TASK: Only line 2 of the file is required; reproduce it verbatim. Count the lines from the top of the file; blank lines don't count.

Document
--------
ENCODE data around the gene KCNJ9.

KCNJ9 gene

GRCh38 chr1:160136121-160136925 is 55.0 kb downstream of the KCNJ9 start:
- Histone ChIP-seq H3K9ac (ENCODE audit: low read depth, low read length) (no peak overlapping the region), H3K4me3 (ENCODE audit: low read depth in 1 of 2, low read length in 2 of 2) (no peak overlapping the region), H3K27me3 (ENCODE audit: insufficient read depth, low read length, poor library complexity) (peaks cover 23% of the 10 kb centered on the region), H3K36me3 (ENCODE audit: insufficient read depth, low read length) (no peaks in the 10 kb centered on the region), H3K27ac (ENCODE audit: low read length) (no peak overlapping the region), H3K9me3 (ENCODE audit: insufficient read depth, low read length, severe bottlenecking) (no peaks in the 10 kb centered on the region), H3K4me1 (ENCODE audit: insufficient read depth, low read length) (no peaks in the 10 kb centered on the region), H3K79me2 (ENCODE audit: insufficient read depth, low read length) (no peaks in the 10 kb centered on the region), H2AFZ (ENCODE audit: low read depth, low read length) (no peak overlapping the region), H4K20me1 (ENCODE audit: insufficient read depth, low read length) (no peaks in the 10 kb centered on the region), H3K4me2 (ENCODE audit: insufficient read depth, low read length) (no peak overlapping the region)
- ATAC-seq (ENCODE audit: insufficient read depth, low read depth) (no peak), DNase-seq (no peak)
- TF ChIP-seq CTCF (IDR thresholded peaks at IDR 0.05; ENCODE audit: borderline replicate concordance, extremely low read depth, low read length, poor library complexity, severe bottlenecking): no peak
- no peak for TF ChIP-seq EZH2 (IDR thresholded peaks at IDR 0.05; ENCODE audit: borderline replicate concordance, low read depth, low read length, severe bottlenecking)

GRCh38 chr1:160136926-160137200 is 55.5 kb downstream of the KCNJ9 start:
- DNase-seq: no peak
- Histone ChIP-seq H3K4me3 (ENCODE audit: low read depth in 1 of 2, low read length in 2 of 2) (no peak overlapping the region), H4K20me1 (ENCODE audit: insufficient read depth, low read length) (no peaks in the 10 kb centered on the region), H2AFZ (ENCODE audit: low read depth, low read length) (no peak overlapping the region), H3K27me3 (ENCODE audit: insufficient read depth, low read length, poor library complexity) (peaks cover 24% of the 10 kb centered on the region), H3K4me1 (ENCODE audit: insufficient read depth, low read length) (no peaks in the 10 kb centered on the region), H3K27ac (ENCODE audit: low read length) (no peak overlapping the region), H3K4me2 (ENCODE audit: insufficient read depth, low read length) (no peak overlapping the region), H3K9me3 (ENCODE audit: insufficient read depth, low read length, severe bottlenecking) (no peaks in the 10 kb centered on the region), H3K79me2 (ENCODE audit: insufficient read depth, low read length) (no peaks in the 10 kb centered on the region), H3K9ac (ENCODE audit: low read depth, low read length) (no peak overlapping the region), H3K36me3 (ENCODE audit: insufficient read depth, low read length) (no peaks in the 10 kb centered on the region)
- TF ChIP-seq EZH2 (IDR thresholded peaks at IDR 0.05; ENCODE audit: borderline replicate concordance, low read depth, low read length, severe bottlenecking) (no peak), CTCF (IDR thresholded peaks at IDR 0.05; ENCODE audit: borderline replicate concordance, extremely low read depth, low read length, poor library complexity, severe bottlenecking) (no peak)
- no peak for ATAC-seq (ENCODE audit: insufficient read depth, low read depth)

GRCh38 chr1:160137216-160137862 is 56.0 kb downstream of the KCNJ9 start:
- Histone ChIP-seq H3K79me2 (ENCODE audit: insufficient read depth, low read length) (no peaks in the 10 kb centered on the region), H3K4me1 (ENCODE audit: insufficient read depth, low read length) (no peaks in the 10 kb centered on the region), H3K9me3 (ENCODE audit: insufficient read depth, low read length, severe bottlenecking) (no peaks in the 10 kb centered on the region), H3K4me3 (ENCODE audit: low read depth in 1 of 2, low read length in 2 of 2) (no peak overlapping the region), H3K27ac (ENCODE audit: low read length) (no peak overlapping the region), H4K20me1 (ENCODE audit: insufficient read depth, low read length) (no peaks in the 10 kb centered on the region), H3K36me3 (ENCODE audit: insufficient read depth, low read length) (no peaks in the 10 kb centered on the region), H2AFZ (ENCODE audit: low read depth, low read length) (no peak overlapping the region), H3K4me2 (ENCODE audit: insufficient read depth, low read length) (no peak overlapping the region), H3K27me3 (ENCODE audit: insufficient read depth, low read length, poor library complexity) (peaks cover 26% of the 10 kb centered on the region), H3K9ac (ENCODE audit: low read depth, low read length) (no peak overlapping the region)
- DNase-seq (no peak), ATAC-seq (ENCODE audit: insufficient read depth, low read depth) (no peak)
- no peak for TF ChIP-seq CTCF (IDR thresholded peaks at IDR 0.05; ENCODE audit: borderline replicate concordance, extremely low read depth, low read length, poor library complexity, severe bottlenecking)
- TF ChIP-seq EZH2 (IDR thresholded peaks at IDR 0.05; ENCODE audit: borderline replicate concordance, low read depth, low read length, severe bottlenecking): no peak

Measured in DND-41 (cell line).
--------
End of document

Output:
KCNJ9 gene